I should add that I installed all of the duct-work for my ERV with no previous experience. All in it took about 30 hours of labor and $450 in material. Most experts recommend going with metal duct-work due to its low resistance, so I went that route. I had 3 supplies on the main floor and 2 in the basement with 2 returns in the center of the home. It was very frustrating work, but probably worth it as HVAC work is not cheap. I just had an HVAC contractor of mine come over after to balance the air streams.

  10. Trevor Lambert | | #10

    Ditch the bathroom fans and add that savings to the HRV budget. They are not needed, and not desirable with a balanced system. I'd consider getting a recirculating hood as well. An externally vented hood is basically a 24/7 hole in the envelope than you can't really seal very effectively. If you decide to go with a vented hood, look into Zehnder HRVs. I know they have a feature that incorporates a vented hood, but I don't know much about it because it doesn't apply to my house.

    Check your local building code, you may find that it dictates the amount of mechanical ventilation required, rather than using ASHRAE. Whatever value you end up with, I would oversize the unit by at least 50%. This allows you to run in boost mode during showers and cooking, and it also means the unit will run quieter at the continuous rate. Just make sure you get one that has multiple (user adjustable) speeds.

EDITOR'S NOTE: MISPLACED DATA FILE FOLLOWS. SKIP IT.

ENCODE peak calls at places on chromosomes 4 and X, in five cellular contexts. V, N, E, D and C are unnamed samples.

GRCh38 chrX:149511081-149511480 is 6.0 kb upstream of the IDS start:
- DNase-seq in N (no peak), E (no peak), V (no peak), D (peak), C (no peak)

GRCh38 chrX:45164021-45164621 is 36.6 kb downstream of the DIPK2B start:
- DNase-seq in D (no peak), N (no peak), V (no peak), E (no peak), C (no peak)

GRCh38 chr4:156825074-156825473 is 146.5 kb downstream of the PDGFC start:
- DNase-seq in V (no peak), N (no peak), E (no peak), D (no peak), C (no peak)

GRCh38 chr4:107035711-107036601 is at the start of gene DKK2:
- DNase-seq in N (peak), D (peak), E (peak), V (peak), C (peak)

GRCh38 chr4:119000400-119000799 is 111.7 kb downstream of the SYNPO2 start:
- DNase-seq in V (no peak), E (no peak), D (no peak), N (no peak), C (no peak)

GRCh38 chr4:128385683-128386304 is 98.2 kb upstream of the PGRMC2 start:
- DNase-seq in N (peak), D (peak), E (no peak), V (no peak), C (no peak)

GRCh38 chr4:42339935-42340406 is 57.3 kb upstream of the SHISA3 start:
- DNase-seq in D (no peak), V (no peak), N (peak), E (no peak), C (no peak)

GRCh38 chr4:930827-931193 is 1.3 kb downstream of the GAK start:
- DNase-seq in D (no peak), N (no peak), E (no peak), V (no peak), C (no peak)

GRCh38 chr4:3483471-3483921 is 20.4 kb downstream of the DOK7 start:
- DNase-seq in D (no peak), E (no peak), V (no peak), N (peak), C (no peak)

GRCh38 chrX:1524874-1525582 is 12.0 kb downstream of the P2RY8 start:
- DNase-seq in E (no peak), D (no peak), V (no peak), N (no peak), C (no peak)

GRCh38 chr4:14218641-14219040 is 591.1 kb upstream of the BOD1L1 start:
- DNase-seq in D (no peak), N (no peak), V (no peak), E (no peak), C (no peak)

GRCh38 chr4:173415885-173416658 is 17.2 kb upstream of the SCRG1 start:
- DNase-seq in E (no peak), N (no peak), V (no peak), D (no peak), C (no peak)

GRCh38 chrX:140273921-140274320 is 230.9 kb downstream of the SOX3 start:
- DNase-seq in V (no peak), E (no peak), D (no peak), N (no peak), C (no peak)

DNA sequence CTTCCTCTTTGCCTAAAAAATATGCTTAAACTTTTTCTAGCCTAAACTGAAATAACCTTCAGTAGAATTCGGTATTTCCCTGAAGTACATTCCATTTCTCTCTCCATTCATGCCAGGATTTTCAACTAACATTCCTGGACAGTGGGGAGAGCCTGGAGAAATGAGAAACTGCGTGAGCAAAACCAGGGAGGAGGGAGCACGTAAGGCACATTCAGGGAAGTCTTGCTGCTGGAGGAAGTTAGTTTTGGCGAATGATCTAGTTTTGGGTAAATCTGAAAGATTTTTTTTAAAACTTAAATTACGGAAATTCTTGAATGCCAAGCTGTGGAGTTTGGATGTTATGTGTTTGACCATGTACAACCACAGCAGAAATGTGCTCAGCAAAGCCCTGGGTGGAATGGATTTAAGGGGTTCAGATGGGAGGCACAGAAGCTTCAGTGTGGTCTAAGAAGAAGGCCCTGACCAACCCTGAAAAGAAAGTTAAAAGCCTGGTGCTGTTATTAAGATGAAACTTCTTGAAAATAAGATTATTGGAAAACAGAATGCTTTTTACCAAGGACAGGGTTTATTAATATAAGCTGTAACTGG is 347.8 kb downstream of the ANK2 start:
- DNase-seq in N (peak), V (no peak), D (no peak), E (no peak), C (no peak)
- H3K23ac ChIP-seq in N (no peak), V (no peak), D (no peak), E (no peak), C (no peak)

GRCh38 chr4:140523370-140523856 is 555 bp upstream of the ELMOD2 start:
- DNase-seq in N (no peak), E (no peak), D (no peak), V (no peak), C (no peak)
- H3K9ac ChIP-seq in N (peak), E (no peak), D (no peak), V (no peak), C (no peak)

When you compare apples to apples, the Zehnder units are not that much more than others. Sure, a Panasonic Intellibalance is half the price of a Zehnder CA350, but it's also got half the capacity. And a lot fewer features. The Zehnder tubing and registers are pricey, but optional. If you search a bit, you can find similar tubing from other suppliers (I have no idea if the price is lower from them).

    Before you purchase any plastic ducting, check with your building official for compliance. Some of them will fight you over it.

  11. Stephen Sheehy | | #11

    Our elecrician/ plumber installed our Zehnder hrv. He was impressed with how easy everything went together. Zehnder designed the system from our drawings and came out to commission the system. Personally I wouldn't skimp on ventilation on a new house.
    The system has run continually for three years without any issues. Changing the filters is quick and simple. The boost feature is used when we shower or generate any kitchen odors or smoke.

  12. Expert Member
    Malcolm Taylor | | #12

    Trevor,

    Range hoods aren't explicitly required under our code here in BC, but the volume of exhaust ventilation from the kitchen area is, so it doesn't make much sense to install a recirculating one. Given that cooking is a major source of harmful indoor particulates, I think range hoods are still a good idea, whatever the energy penalty.

  13. Trevor Lambert | | #13

    Malcolm,